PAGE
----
Even those who aren’t really coffee people are always coffee table people. A coffee table is a simple necessity, no matter how low one’s personal caffeine intake may be. Everyone needs a coffee table to serve as a temporary resting place for magazines and other living room clutter; everyone needs a coffee table to act as a pedestal for decorative bits and bobs such as vases of flowers, but more than anything everyone needs a coffee table to fill that awkward space in front of the sofa. One of the primary functions of a coffee table, then – perhaps the primary function – is an aesthetic one. When buying an item largely for the purpose of making your living room look better, it goes without saying that it needs to actually look good itself. It’s worth putting extra thought, time, and money (if necessary – not that more money always equates to a nicer coffee table) into tracking down the perfect piece. Need some inspiration to start you on the right track? Well, settle down with a steaming mug filled with the hot beverage of your choice (no assumptions here) and start scrolling, because this ideabook has plenty.
Distressed to perfection, this cute coffee table has been designed to look like the perfect salvage from a back lane or a skip. The light, watery wash of pastel colours across the wood is very unusual, and it’s what gives this piece its charming character. There’s also an added element of practicality here, absent from most similar pieces of furniture: unlike the majority of its peers, this coffee table has wheels, meaning it’s that little bit more portable. It could easily be wheeled outside on sunny days, and even when the weather’s bad those wheels will still serve a purpose, making it easier to adjust the distance from the sofa and to vacuum underneath.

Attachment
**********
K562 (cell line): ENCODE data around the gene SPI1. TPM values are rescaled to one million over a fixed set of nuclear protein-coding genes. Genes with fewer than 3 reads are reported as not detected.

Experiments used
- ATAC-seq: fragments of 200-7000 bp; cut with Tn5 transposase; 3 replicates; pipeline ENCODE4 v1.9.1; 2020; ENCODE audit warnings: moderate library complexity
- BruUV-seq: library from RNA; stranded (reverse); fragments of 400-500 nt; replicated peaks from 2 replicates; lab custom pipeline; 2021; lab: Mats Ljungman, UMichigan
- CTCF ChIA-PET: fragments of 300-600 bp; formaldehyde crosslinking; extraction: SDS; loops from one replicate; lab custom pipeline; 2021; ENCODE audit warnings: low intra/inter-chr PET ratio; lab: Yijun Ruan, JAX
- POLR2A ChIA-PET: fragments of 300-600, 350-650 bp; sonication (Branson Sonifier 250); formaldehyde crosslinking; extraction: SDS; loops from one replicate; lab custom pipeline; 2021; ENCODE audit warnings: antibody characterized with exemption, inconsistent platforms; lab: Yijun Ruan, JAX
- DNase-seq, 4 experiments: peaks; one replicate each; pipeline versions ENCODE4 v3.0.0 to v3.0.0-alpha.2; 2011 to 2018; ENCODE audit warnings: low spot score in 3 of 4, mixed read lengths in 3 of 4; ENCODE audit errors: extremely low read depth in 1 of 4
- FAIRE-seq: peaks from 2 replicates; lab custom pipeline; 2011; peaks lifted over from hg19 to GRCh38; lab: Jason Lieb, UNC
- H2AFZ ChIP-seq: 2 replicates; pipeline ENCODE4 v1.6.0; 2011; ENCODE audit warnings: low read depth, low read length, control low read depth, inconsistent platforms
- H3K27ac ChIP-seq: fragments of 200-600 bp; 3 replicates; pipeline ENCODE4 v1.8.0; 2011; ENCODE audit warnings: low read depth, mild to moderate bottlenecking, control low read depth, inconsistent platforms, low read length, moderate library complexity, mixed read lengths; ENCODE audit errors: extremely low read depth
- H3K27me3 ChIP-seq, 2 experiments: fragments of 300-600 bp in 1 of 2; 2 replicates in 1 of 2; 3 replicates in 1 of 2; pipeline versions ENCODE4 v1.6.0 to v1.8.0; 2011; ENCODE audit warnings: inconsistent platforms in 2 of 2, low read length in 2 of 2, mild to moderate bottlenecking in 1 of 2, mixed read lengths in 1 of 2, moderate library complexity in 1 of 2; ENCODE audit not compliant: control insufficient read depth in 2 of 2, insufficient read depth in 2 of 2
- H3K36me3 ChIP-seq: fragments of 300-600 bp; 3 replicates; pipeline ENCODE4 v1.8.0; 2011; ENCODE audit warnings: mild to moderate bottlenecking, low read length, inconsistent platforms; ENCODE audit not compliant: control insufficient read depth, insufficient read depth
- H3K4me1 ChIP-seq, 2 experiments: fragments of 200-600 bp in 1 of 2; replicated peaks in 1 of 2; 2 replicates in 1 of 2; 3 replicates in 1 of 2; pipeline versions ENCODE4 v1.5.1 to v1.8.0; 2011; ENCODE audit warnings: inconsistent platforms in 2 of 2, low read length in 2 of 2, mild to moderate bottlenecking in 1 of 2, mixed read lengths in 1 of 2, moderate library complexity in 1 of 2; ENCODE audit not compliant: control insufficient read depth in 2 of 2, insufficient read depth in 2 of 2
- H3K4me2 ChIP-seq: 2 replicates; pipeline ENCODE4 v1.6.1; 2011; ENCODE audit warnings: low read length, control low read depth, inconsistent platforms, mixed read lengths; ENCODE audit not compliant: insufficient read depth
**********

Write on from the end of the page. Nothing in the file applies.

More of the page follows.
With a white wash instead, the piece takes on a more subtle character.
Diversity is beautiful – as this coffee table, with its multiple shades of wood, neatly demonstrates. What ,makes this piece work so well is the fact that the stripes of different colours are so narrow that together they themselves look like they make up the grain of a piece of wood placed under a microscope. They aren’t too uniform in width, and the light coloured sections are placed at uneven spaces, meaning the table maintains a natural appearance rather than looking too consistently stripy and therefore manufactured.
Those with small apartments take note: this versatile table could be the answer to all (or at least one) of your space concerns. When folded, as seen here, the table is the perfect height for placing in front of a sofa. That interesting black X underneath looks good enough, especially thanks to its strongly contrasting paint, that it would be possible to believe that its function was a purely decorative one. But as we’ll see in the next picture, this table is a little bit cleverer than that…
Et voilà! The piece reveals its full potential. Folded out like this, the table is large enough to serve as a desk or even as a dining table for a small group of people.
When is a table not a table? When it’s a trunk, of course. This image shows just how effective it can be to branch out in your quest for a coffee table and start to consider objects that aren’t, strictly speaking, tables at all.